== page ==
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InterviewsPacific Northwest act Tyranny of Hours unleash self-titled CD

Posted on Sunday, September 08 2013 @ 18:44:57 CDT by Pete Pardo
Progressive Metal

Tyranny of Hours has burst onto the Pacific Northwest female power progressive music scene with their debut album of the same name. The album is full of the kind of heavy metal power that has been well received across Europe but has had a slow time catching on over in the States. Tyranny of Hours is talented enough to both inspire future followers and fans; while at the same time hopefully ignite the genre in the mystical Pacific Northwest. Sea of Tranquility's Mark Johnson was fortunate enough to attend Tyranny of Hours CD release show and was entertained by one of the best light shows he's seen in years. This band is ready for prime time and it is with great pleasure that Mark brings to you lead singer Michelle Mattair and lead guitarist Don Graham.

Mark- Welcome to Sea of Tranquility. We appreciate both of you taking time out of your busy schedule promoting your debut album and rehearsing for your upcoming shows to take some time out to answer some questions for your fans. Let's begin with an introduction as to how the band was formed and your beginnings as musicians.

Don – Sure: I started playing guitar at 15 – which I thought was really late at the time. I was a big fan of the European style guitar players at the time, Michael Schenker, Uli Jon Roth, and Yngwie Malmsteen as well as the late Randy Rhoads. Most of the players at the time were busy coping Van Halen finger tapping and whammy bar tricks, and while I was a big fan of Eddie, it wasn't the style I wanted to emulate. I really appreciated the straightforward, every note picked, no tricks approach of the aforementioned guys, so I studied them and tried to learn that style.

I played in a handful of different bands and eventually toured for a couple years in a cover band. After that, it was going to be original music or nothing for me, so I started digging in to learn how to record. Right around 2000-2001 I came across the Pro Tools "free" software they were using for promotion at the time, and immediately loved working with it. It was all of 8 tracks (way better than the 4 track cassette recorder I had before) and 2 or 3 plug-ins, but it was pretty awesome for the time.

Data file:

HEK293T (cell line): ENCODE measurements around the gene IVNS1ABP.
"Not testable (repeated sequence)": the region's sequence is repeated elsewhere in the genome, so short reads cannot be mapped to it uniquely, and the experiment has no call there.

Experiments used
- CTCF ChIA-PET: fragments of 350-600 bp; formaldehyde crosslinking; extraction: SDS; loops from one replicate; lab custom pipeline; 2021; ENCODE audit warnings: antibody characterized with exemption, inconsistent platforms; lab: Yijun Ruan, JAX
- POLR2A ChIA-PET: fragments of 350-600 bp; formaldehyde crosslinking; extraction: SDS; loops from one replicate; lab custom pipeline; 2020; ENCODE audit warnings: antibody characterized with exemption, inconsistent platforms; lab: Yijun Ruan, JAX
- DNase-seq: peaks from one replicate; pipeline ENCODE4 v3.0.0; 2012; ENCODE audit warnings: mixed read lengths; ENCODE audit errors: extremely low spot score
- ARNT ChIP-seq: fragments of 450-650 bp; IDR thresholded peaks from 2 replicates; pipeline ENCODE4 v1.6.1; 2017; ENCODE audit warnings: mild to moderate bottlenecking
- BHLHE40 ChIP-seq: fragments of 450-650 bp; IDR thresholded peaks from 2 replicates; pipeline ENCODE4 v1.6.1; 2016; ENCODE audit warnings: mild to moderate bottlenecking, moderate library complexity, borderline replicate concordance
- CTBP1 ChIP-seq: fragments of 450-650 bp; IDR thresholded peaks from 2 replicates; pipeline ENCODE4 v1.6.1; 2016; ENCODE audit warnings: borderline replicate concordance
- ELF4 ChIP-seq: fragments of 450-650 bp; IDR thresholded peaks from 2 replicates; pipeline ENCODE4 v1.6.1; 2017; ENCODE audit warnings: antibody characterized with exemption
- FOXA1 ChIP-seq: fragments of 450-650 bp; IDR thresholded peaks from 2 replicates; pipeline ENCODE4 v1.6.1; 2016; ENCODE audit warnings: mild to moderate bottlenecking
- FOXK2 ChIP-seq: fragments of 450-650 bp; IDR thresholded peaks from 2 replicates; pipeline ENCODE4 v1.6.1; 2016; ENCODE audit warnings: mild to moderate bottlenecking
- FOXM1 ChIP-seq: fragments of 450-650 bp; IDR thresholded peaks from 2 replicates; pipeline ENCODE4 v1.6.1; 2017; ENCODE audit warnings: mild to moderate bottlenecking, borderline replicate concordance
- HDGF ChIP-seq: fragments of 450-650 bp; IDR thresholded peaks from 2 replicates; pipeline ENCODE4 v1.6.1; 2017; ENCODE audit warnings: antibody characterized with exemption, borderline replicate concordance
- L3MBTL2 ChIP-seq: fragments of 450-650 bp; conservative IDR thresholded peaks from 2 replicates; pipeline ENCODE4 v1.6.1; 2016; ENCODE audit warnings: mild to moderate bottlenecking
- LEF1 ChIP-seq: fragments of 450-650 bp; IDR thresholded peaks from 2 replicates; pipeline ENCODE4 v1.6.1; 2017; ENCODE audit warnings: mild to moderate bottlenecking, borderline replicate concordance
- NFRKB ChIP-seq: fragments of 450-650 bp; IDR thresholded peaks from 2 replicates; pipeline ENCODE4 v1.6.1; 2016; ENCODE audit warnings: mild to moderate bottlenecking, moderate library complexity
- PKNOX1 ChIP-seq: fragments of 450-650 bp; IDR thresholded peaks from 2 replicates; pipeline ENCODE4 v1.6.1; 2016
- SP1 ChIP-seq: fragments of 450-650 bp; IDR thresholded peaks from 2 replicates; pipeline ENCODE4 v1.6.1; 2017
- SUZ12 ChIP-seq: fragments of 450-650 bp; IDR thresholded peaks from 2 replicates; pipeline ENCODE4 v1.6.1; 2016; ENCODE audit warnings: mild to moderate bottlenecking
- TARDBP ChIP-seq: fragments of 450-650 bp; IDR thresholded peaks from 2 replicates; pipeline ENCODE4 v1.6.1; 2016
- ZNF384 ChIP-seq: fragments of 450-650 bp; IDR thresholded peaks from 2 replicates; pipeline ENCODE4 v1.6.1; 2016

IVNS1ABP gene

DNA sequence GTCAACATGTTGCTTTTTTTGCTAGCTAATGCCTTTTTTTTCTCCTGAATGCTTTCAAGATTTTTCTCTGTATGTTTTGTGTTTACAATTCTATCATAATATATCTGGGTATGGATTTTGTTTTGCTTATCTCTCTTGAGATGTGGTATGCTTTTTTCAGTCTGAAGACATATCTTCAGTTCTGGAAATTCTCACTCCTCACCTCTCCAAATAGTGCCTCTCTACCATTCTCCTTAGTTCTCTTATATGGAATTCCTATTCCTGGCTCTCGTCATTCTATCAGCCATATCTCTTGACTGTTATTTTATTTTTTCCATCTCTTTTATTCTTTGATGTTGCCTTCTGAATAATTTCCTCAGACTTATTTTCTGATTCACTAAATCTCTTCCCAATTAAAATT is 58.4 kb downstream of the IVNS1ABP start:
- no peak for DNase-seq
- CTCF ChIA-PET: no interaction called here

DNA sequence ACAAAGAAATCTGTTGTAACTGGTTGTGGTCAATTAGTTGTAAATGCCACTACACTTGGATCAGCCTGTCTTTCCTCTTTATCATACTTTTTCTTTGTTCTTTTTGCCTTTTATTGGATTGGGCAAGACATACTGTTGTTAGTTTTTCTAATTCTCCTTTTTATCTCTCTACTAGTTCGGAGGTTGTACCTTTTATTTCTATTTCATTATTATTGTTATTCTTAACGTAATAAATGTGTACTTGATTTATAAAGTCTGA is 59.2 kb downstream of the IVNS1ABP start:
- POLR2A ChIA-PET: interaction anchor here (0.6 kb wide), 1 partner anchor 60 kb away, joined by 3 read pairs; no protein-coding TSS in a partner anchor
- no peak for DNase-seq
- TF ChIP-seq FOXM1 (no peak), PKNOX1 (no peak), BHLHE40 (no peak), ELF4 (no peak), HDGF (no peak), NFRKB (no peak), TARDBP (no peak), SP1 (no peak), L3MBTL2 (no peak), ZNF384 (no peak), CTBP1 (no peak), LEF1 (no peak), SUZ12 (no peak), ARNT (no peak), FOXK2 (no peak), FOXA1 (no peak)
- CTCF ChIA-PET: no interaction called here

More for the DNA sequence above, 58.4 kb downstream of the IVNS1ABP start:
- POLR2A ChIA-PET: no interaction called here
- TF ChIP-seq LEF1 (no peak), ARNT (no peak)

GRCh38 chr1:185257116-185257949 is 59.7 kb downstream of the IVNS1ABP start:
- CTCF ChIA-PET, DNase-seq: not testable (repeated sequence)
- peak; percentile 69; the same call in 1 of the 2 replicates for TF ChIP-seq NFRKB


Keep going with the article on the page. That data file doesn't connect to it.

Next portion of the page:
I began competing in an online guitar competition called Guitar Wars. The entries were pretty simplistic, but they were well received and I learned a ton. Over the next few years I worked on my songwriting skills as much or more than I did my guitar chops and started putting the early version of the Tyranny of Hours lineup together, working with Michelle Mattair and drummer Russ Rosenbalm. We eventually took on the name In Vellum.

Tyranny of Hours "officially" formed in late 2010 out of the ashes of In Vellum. It was essentially the same lineup, consisting of myself, Michelle, and Russ along with the addition of keyboardist James Borst. We changed both the name and the approach at the same time. There is an established progressive rock band out of the Bay Area known as Moth Vellum so we started looking for another name. We also tweaked our style a bit at the same time; as we wanted a more powerful approach to the music we were writing – which was a bit more "progressive rock" at the time.

As we were in the middle of writing the first album, James left to devote more time to his own project (Cry for Eden) and another business he was starting. Then Russ let us know he was moving to Spokane, Washington (about 8 hours away by car), so there for a few months it was pretty much just Michelle and I hammering away at writing the album and hoping to find some decent musicians to join us.

As we began to really hit the studio to record the album in late 2011, we hired studio drummer extraordinaire, Larry London. Along the way, Larry became a full time member and that was the foundation of Tyranny of Hours. We added bassist Jordan Harrington in late 2012.

Michelle – I used to play piano and trumpet in grade school. Didn't stick with it, but kept my basic understanding of notation and composition. My first band was a jazz trio in Tucson, where I was going to college at the time. I'd always loved all kinds of music, but learning to sing Sarah Vaughan and Ella was a whole new thing and I had a blast doing it, even if our gigs were for tips and free dinner and I was mostly broke. Ha, ha. I still love singing torchy and jazzy stuff, like The Manhattan Transfer, Julie London, Mel Torme.

After that, I came back to Oregon and sang and played rhythm guitar in a few rock bands, along with college and part time jobs to feed my two sons. But after a while, it stopped being fun and I just got tired of singing other people's songs in smoky nightclubs night after night, which was physically hard on my voice, too. So I quit completely for a while, and it wasn't until Don and I met and musically clicked, that we started writing just to see if we could do it. And here we are. Moth Vellum…thanks…that brought back some good memories of their debut.

Mark – Rather than ask you about the current Northwest metal/progressive scene, where do you hope to see the scene in say five years?

Michelle – I'd love to see Portland take back some of its glory days, when it was an exciting hotbed of original music of all kinds. Owners of local venues took a chance on promising bands, even if they didn't yet have much of any audience. But with so many venues' predilection for the blues and tribute bands, the "sure things" that always seem to draw; it's a challenge to get booked in a premier venue. This genre's been huge around the world for years now, but it's still a small and relatively unknown niche around here and in the U.S.

It's a chicken/egg syndrome: you can't build an audience if you don't play - - but it's hard to get booked if you haven't developed a draw.